I honestly hated studying Thomas Hardy’s poetry. He was a depressed guy with a horrible outlook on society, mankind, God, and himself. But he did write a great book when he wrote Tess of the D’Urbervilles. The book is about Tess’ fall, so to speak. She is a peasant girl who falls in love with Angel, the vicor’s sun. Angel holds Tess to a high ideal. He expects her to be the perfect loving wife he wants her to be. When he finds out Tess is not so perfect, that she was raped, he breaks the betrothal off. Tess must deal with the loss of love and make a new life for herself despite Angel’s blindness.

4.  

http://www.en.wikipedia.org
 
Not so much poetry as an epic, this epic chronicles John Milton’s interpretation of the creation of the world and the universe; the fall of Satan and his demons who oppose God and are cast into Hell;  the fall of man, God’s best creation, with help from Satan; and how the world works after man has fallen due to eating the fruit from the forbidden tree in the Garden of Eden. The lines of poetry are beautiful and eloquent throughout the story. Even though Paradise Lost is long at times, and difficult to read if you don’t read poetry well, it is an amazing story. I learned a lot about my own religion, Christianity, through Paradise Lost, since much of what Milton wrote was based on the Bible and other religious Catholic books. But I’m not Catholic though.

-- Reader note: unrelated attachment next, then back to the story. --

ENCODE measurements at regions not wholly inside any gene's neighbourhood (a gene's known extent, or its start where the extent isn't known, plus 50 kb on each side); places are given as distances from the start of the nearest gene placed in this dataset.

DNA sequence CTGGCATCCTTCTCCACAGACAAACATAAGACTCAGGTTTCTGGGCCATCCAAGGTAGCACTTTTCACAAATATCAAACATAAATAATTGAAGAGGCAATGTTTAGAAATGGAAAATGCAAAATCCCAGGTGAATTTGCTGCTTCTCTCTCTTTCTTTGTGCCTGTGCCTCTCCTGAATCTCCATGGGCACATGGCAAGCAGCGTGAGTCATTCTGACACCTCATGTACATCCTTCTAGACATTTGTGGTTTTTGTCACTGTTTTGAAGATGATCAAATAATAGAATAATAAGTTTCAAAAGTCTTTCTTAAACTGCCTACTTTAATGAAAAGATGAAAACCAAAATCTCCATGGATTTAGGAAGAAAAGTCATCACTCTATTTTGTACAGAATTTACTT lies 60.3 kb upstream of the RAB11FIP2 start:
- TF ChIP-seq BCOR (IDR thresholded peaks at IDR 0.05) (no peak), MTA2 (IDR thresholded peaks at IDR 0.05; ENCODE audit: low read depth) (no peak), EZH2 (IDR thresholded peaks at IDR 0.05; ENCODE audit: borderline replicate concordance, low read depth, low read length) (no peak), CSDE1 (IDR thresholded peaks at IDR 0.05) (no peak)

5.  

  

This book is brutal and awful at times. I think it opened my eyes to how terrible some people can truly be when I read it in second year university. The book compares Dorothy who is a fat, frumpy, and a proofreader with a lurid imagination; with Justine who is smart, slim, and “compulsively” sexual. Justine is a freelance journalist who interviews Dorothy about her past “involvement with a cheesy cult leader.” The book is eye opening, especially the sexual abuse and rape Dorothy received as a girl, and the awful destructive relationship Justine finds herself in with a man who could easily kill her. This is not a nice book but it will make you think twice about how screwed up certain people truly are.

6.